Inheritance is inescapable for us animals after all

Inheritance is inescapable for us animals after all


Lateral gene transfer–grabbing genes from other individuals or even other species–plays a big role in evolution for bacteria and other single-celled organisms (prokaryotes). But the last few years have seen a string of studies supporting the idea that this mechanism might be more important than we thought for animals.

The topic of lateral gene transfer came up on Tuesday during questions at a Miller lunch talk by Mohamed Noor about speciation in animals and the role of genetic recombination. I remember reading a few years ago that Tardigrades, cute little microscopic critters with the appropriate nickname of “water bear”, may have about 15% of their genome acquired from prokaryotic donors via lateral gene transfer (LGT).

Tardigrades–so cute!

That’s a huge percentage.

Tardigrades are weird for a lot of reasons, but this kind of genomic promiscuity is unheard of in eukaryotes. Eukaryotes are organisms whose cells have a nucleus: plants, fungi, animals–including tardigrades and you–all fall in this category. In eukaryotes, mixing up a species’ genetic make-up happens through sexual or asexual reproduction–from parent to offspring. Vertical gene transfer, if you will.

Lateral (or horizontal) gene transfer, on the other hand, plays a big role in transferring genes between single-celled bacteria (prokaryotes). They have several tools to facilitate this process. But a spate of recent studies have suggested a surprising number of cases in which prokaryotes have donated genetic material to eukaryotes.

Turns out a healthy dose of skepticism is warranted after all.

A recent review suggests that LGT transfer events are actually very rare. From the accompanying commentary on the article:

[Ku and Martin’s] idea is that if LGT from prokaryotes to eukaryotes is continuous and prevalent, traces of recent LGT must be detectable in eukaryote genomes. To assess this, they have re-analyzed their 2015 dataset made up of ~2600 phylogenetic trees encompassing 55 eukaryotes from diverse lineages and ~2000 prokaryote species. While they identify many prokaryote to prokaryote LGT candidates with high similarity between donor and receiver genes, indicative of recent transfer, they found a paucity of highly similar prokaryote to eukaryote LGT candidates.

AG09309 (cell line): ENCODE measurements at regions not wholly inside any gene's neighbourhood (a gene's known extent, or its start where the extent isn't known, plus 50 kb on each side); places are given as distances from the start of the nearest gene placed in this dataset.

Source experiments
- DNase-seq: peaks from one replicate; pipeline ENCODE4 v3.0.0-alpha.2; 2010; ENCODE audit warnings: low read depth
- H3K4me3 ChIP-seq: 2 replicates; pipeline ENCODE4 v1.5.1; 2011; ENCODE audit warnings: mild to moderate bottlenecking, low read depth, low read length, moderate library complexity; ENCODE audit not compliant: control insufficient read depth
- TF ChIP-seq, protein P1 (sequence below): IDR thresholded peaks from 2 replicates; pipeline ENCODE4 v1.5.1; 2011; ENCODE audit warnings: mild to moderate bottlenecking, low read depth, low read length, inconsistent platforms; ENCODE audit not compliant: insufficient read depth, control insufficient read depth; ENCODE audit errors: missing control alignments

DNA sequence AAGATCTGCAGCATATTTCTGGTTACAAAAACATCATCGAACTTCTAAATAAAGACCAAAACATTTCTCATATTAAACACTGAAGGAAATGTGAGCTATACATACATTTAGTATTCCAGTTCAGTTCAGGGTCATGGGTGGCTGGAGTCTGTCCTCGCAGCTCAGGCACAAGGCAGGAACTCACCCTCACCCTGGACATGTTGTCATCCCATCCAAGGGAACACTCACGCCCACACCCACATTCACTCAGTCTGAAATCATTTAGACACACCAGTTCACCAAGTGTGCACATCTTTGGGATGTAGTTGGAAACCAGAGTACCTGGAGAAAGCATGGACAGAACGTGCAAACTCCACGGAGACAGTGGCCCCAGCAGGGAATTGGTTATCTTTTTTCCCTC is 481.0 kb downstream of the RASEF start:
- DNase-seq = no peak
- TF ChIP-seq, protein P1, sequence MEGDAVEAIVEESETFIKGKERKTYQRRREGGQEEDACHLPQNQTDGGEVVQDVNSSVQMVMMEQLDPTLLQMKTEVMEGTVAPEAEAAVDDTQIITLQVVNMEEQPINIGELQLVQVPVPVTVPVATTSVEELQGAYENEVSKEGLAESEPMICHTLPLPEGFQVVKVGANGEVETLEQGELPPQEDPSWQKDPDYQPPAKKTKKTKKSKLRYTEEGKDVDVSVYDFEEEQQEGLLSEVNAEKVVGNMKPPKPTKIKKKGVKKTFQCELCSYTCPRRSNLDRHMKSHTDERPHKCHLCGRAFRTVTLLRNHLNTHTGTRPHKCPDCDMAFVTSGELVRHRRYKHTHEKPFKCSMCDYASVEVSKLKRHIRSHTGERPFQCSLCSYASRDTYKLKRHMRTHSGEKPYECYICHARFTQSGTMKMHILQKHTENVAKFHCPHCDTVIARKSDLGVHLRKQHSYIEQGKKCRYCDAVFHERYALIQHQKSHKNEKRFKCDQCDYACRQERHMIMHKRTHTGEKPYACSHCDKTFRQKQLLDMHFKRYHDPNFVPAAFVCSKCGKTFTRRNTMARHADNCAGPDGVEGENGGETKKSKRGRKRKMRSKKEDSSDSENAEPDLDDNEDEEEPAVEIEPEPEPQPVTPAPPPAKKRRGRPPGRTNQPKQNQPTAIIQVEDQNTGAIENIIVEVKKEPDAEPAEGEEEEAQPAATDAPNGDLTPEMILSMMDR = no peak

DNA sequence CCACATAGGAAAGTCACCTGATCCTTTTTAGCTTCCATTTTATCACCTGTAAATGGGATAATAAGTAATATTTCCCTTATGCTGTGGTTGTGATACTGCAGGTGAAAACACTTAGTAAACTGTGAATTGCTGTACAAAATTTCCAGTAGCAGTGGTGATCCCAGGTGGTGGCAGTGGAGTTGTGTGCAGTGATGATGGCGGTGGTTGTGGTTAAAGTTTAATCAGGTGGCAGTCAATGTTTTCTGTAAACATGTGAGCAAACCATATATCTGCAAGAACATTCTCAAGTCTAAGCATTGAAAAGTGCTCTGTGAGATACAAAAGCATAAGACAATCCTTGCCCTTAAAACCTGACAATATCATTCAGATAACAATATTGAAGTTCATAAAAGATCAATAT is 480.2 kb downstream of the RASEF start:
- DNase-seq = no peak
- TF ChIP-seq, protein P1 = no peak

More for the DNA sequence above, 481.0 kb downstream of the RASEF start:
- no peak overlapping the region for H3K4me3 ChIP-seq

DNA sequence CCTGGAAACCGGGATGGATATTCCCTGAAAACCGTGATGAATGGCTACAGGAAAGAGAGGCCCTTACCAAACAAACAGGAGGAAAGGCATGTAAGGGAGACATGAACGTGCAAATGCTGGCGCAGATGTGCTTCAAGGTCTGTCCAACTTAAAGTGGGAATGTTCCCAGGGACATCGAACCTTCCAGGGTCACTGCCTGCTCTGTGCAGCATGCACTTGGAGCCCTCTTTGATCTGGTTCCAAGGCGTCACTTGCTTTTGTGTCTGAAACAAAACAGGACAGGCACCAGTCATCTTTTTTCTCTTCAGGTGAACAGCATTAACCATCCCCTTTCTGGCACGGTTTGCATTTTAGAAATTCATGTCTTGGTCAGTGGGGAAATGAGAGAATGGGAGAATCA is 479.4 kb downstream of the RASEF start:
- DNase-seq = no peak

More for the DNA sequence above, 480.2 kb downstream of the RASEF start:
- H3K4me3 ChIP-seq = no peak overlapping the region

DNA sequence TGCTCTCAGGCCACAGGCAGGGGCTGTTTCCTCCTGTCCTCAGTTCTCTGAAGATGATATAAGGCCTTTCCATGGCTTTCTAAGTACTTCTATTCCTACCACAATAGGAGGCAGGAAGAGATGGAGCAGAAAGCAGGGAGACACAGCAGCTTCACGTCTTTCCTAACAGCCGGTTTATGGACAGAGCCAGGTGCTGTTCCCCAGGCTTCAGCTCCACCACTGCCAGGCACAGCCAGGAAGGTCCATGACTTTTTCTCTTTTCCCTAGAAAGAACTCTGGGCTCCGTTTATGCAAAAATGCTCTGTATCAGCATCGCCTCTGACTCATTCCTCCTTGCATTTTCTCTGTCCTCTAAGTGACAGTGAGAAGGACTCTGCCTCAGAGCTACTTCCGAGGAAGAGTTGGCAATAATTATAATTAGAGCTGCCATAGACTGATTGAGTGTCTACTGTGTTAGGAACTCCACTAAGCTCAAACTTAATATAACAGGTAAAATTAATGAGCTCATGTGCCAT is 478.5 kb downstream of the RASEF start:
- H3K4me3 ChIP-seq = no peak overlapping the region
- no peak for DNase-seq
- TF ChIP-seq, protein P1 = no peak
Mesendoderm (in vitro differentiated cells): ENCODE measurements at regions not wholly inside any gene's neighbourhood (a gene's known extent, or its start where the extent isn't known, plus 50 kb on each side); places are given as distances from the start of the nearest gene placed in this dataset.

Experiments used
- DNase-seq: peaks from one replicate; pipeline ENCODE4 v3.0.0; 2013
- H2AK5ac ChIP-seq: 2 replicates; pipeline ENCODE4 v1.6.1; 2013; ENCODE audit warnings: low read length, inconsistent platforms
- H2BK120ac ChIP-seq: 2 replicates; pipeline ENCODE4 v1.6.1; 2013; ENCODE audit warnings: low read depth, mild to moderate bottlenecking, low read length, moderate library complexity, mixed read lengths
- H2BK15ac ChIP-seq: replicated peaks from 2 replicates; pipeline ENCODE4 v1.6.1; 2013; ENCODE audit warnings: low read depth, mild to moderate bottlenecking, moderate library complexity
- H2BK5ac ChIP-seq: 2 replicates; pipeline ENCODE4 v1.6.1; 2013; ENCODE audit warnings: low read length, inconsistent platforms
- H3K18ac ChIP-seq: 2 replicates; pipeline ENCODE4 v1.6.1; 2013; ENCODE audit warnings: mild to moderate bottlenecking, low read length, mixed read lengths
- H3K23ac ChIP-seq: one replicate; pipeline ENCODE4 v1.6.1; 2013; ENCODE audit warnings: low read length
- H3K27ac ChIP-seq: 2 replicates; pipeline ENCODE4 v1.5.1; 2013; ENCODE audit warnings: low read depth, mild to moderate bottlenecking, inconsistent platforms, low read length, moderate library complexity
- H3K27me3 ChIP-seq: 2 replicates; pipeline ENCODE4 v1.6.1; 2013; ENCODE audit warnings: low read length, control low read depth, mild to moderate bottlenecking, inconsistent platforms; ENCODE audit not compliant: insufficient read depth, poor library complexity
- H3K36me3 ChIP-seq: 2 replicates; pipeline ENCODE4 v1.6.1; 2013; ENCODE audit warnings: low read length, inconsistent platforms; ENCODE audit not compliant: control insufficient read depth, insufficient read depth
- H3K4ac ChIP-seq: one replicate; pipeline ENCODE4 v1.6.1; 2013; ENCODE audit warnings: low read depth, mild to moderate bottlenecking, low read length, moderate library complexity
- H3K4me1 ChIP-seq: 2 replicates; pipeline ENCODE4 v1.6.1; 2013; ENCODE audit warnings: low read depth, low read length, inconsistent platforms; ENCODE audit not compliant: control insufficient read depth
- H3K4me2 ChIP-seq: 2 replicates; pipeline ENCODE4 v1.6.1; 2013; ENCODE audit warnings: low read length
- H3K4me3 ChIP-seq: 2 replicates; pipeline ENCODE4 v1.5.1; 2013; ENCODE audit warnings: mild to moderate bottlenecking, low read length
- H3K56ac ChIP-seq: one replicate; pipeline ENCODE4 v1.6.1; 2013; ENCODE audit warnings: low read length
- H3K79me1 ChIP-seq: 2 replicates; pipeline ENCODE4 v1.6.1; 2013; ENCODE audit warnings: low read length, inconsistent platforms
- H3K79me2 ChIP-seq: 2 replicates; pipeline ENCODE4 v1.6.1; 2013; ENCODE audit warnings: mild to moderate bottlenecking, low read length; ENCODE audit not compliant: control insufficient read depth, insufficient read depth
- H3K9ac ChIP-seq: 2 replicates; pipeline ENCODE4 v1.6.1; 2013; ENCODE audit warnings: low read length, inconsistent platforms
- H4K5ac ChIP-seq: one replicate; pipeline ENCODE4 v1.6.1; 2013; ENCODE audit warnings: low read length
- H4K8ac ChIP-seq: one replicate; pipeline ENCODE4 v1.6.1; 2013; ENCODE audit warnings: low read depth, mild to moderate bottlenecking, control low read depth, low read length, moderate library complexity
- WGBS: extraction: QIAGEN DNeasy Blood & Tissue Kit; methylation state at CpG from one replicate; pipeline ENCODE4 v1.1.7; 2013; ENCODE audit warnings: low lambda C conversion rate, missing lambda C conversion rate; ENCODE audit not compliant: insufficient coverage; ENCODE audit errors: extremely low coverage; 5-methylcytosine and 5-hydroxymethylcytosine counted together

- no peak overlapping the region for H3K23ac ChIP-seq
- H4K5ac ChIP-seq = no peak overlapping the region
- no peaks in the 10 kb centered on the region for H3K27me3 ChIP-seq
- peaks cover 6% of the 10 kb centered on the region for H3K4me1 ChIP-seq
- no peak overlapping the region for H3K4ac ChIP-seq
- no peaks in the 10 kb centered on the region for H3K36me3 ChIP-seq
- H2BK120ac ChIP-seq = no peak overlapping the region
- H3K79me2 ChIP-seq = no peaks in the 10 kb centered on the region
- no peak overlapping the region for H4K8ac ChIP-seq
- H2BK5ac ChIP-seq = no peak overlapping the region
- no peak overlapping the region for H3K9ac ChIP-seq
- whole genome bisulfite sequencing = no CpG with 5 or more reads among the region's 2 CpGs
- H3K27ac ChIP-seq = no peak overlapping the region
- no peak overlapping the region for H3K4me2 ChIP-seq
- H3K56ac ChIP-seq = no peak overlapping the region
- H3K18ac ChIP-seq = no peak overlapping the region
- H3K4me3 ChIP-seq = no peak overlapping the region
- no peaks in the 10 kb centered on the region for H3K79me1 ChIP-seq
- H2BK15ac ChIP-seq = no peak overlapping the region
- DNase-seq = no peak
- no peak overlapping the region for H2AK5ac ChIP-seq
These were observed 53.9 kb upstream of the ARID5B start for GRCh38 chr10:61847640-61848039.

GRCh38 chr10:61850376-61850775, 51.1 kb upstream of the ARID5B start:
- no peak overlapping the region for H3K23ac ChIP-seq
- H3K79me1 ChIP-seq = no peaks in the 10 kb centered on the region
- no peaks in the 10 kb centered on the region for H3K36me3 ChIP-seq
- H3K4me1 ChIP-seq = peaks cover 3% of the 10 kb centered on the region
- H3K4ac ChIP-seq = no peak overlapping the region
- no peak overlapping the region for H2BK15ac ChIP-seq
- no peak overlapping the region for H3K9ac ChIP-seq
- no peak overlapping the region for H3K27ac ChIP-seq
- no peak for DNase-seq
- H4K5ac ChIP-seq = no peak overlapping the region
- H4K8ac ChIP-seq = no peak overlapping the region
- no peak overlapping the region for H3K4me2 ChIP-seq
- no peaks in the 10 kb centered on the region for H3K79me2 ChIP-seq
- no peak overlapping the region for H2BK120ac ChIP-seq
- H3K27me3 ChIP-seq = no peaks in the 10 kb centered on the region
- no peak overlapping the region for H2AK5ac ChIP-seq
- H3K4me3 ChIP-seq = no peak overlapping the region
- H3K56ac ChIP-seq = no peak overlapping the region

The authors argue that studies finding such a high percentage of apparently foreign genetic material actually suffer from bacterial contamination. This had recently been found to be the case in tardigrades. Helpfully, the authors also propose a test for future studies to determine whether the contamination is an issue.

Since recent transfers are rare,

  1. closely related eukaryotic species should share a common history of prokaryotic gene acquisitions,
  2. a certain amount of change to the borrowed genes should have happened in the intervening time after a gene transfer event.

If the genetic material looks too similar to that found in the prokaryote donor, then it’s a red flag that what’s being measured is a contaminant from a prokaryote interloper.

Because these few recent candidates [of prokaryote to eukaryote LGT] are specific to one or a few species and highly similar to their prokaryotic candidate donors, they cannot easily be distinguished from bacterial contamination. […] They further propose that any protein-coding gene in a eukaryotic genome with ≥70% identity to prokaryotic homologs should be first considered as likely contamination rather than candidate LGT.

So it’s unlikely after all that we have stolen many genetic snippets from bacteria, at least not recently, and certainly at nothing like the rate they swap amongst themselves. We’re a product of the tried-and-true eukaryotic way of gene mixing: inheriting from mom and pop.

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